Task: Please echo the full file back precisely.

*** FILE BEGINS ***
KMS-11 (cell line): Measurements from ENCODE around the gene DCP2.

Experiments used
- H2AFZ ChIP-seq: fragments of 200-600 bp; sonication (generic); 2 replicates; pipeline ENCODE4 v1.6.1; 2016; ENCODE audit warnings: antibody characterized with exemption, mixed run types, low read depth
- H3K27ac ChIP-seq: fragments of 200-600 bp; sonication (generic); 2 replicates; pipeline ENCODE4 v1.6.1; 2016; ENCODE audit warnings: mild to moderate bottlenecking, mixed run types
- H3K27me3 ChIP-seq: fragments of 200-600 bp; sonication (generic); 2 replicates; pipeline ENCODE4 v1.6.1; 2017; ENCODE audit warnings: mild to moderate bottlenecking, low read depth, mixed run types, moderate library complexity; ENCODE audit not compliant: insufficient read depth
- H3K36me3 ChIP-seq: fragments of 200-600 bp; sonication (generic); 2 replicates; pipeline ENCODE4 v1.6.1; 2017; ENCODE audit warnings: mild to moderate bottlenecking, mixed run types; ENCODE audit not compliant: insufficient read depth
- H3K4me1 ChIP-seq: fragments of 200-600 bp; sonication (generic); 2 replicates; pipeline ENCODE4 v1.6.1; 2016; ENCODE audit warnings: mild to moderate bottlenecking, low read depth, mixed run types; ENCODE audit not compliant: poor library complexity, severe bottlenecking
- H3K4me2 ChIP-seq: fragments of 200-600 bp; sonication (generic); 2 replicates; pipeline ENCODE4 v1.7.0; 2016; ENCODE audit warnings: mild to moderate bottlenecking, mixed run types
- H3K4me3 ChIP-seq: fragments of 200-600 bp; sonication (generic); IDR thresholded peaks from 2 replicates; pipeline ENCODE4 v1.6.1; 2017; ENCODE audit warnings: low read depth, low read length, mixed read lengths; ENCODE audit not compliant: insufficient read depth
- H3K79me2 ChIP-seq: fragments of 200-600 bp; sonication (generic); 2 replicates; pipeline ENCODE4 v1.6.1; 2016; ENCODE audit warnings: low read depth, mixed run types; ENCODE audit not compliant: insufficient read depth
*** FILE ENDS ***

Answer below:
KMS-11 (cell line): Measurements from ENCODE around the gene DCP2.

Experiments used
- H2AFZ ChIP-seq: fragments of 200-600 bp; sonication (generic); 2 replicates; pipeline ENCODE4 v1.6.1; 2016; ENCODE audit warnings: antibody characterized with exemption, mixed run types, low read depth
- H3K27ac ChIP-seq: fragments of 200-600 bp; sonication (generic); 2 replicates; pipeline ENCODE4 v1.6.1; 2016; ENCODE audit warnings: mild to moderate bottlenecking, mixed run types
- H3K27me3 ChIP-seq: fragments of 200-600 bp; sonication (generic); 2 replicates; pipeline ENCODE4 v1.6.1; 2017; ENCODE audit warnings: mild to moderate bottlenecking, low read depth, mixed run types, moderate library complexity; ENCODE audit not compliant: insufficient read depth
- H3K36me3 ChIP-seq: fragments of 200-600 bp; sonication (generic); 2 replicates; pipeline ENCODE4 v1.6.1; 2017; ENCODE audit warnings: mild to moderate bottlenecking, mixed run types; ENCODE audit not compliant: insufficient read depth
- H3K4me1 ChIP-seq: fragments of 200-600 bp; sonication (generic); 2 replicates; pipeline ENCODE4 v1.6.1; 2016; ENCODE audit warnings: mild to moderate bottlenecking, low read depth, mixed run types; ENCODE audit not compliant: poor library complexity, severe bottlenecking
- H3K4me2 ChIP-seq: fragments of 200-600 bp; sonication (generic); 2 replicates; pipeline ENCODE4 v1.7.0; 2016; ENCODE audit warnings: mild to moderate bottlenecking, mixed run types
- H3K4me3 ChIP-seq: fragments of 200-600 bp; sonication (generic); IDR thresholded peaks from 2 replicates; pipeline ENCODE4 v1.6.1; 2017; ENCODE audit warnings: low read depth, low read length, mixed read lengths; ENCODE audit not compliant: insufficient read depth
- H3K79me2 ChIP-seq: fragments of 200-600 bp; sonication (generic); 2 replicates; pipeline ENCODE4 v1.6.1; 2016; ENCODE audit warnings: low read depth, mixed run types; ENCODE audit not compliant: insufficient read depth